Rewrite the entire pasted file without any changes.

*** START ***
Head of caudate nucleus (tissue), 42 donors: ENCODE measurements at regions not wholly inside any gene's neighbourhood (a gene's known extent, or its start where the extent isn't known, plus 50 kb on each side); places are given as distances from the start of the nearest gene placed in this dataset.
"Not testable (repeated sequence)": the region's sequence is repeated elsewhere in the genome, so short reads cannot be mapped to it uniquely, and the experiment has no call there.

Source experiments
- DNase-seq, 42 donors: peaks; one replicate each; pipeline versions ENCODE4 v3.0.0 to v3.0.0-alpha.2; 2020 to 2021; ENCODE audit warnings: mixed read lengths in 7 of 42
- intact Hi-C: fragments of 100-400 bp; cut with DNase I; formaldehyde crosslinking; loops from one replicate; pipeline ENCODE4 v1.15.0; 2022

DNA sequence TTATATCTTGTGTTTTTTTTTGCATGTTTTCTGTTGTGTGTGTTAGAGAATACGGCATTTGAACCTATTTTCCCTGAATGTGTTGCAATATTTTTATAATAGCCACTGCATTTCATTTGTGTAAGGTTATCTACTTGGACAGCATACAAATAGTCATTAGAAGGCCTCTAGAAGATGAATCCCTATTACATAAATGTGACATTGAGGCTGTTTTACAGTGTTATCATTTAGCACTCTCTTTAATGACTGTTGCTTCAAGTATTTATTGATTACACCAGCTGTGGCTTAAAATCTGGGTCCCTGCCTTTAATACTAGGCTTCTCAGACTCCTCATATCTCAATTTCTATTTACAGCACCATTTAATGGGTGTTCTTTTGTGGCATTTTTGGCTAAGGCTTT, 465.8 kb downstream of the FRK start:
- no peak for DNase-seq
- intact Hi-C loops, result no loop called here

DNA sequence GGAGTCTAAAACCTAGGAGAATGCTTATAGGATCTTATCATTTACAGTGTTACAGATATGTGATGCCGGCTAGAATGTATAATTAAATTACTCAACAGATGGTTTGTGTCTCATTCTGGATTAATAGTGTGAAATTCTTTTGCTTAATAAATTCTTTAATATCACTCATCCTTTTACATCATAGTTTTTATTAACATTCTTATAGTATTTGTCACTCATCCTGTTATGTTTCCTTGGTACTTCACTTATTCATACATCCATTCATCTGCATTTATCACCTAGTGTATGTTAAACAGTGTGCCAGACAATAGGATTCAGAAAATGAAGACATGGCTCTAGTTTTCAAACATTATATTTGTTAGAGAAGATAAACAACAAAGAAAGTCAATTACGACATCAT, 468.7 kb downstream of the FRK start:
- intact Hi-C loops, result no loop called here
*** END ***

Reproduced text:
Head of caudate nucleus (tissue), 42 donors: ENCODE measurements at regions not wholly inside any gene's neighbourhood (a gene's known extent, or its start where the extent isn't known, plus 50 kb on each side); places are given as distances from the start of the nearest gene placed in this dataset.
"Not testable (repeated sequence)": the region's sequence is repeated elsewhere in the genome, so short reads cannot be mapped to it uniquely, and the experiment has no call there.

Source experiments
- DNase-seq, 42 donors: peaks; one replicate each; pipeline versions ENCODE4 v3.0.0 to v3.0.0-alpha.2; 2020 to 2021; ENCODE audit warnings: mixed read lengths in 7 of 42
- intact Hi-C: fragments of 100-400 bp; cut with DNase I; formaldehyde crosslinking; loops from one replicate; pipeline ENCODE4 v1.15.0; 2022

DNA sequence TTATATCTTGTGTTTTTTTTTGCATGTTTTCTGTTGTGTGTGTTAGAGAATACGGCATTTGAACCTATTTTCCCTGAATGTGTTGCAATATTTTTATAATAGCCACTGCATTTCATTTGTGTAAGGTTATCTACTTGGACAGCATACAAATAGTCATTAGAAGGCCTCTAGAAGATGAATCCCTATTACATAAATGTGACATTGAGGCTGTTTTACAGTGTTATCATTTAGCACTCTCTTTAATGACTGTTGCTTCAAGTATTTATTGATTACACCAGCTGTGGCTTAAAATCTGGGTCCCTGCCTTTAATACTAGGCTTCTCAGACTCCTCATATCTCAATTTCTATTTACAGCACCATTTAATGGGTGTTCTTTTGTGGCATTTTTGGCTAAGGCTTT, 465.8 kb downstream of the FRK start:
- no peak for DNase-seq
- intact Hi-C loops, result no loop called here

DNA sequence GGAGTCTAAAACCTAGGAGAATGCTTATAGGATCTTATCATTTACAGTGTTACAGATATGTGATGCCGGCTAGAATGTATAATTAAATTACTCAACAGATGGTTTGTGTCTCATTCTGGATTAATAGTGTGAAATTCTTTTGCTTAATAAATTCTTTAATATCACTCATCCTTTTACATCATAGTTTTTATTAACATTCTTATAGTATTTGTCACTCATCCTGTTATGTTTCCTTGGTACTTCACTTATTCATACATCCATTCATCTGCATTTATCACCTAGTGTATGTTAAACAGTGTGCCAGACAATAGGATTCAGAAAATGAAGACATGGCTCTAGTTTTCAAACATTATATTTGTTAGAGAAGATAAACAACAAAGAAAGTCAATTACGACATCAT, 468.7 kb downstream of the FRK start:
- intact Hi-C loops, result no loop called here